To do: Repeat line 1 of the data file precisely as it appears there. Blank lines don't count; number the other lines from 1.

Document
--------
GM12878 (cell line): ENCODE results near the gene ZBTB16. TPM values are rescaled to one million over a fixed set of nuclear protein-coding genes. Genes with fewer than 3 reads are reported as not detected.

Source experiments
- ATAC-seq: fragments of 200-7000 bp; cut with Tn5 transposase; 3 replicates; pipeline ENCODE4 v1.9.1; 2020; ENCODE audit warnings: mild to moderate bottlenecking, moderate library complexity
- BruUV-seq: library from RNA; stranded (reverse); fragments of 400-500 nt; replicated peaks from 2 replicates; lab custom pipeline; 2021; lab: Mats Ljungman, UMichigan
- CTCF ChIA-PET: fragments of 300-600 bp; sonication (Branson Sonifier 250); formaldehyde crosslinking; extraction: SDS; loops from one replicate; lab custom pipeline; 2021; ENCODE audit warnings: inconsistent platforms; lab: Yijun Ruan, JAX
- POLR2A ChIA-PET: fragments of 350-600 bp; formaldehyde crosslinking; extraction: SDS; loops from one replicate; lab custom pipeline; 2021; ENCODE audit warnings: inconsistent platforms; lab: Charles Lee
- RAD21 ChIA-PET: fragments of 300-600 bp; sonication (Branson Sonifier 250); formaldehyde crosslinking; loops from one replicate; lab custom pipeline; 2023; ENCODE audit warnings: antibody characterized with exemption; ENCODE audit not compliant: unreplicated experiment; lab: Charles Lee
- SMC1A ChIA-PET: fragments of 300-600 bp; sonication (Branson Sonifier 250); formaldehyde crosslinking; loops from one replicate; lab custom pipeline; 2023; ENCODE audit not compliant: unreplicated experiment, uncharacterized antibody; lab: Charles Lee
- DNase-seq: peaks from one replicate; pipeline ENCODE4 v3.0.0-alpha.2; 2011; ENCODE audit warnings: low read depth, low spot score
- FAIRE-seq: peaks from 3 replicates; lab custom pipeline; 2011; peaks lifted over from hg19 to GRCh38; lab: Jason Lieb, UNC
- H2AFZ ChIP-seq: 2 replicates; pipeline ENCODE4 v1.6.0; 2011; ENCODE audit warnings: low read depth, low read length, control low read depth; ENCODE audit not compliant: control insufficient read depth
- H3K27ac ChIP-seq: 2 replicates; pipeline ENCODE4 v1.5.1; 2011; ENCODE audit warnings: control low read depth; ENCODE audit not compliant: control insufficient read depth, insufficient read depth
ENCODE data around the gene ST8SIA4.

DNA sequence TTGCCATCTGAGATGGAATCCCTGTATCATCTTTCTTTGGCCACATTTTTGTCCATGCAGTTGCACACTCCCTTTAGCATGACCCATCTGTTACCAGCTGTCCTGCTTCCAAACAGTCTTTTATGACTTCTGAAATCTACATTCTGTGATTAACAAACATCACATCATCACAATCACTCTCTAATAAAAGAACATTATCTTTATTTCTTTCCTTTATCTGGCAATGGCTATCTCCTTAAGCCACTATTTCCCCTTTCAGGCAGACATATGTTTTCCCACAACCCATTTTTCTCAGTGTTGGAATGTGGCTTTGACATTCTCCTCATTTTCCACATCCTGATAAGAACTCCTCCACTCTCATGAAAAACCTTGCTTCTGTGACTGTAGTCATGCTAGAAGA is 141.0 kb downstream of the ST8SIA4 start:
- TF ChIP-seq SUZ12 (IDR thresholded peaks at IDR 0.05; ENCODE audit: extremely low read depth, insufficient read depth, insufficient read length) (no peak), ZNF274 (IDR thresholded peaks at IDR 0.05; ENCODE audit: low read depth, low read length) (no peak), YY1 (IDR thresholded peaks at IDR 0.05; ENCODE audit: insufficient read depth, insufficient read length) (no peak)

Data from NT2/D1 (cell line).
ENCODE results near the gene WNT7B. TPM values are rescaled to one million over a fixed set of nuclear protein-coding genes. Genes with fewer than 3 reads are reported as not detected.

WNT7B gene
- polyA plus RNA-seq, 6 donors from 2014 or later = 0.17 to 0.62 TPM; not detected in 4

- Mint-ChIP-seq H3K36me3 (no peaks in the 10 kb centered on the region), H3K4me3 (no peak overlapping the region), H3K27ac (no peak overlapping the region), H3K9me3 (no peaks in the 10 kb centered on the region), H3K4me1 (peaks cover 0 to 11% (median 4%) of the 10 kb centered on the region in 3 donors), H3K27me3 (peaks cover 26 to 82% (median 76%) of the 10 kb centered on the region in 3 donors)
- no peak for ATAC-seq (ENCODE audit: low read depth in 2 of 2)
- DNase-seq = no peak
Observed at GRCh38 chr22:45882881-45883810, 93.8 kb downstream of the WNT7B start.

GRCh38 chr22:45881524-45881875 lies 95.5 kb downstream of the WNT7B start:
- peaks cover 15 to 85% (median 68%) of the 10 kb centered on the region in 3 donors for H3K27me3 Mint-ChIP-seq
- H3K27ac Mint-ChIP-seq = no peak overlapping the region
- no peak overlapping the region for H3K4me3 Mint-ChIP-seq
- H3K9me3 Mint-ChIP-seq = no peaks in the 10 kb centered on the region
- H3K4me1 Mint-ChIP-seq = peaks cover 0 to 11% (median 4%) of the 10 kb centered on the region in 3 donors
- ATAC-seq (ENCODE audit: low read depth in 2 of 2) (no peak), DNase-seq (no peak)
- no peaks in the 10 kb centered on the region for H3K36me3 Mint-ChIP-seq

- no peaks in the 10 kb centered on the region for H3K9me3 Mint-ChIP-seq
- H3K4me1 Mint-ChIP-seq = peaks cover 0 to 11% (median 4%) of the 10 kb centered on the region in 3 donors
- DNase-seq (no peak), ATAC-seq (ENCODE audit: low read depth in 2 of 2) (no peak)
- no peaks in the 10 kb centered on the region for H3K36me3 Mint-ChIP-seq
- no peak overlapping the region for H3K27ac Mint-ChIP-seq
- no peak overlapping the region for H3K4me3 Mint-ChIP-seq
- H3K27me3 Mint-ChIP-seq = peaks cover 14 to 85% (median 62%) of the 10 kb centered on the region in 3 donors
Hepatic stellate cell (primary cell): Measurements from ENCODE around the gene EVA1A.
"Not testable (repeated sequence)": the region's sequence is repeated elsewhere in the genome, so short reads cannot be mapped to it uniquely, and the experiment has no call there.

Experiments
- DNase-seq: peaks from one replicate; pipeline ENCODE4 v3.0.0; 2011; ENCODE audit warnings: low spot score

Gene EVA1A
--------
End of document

GM12878 (cell line): ENCODE results near the gene ZBTB16. TPM values are rescaled to one million over a fixed set of nuclear protein-coding genes. Genes with fewer than 3 reads are reported as not detected.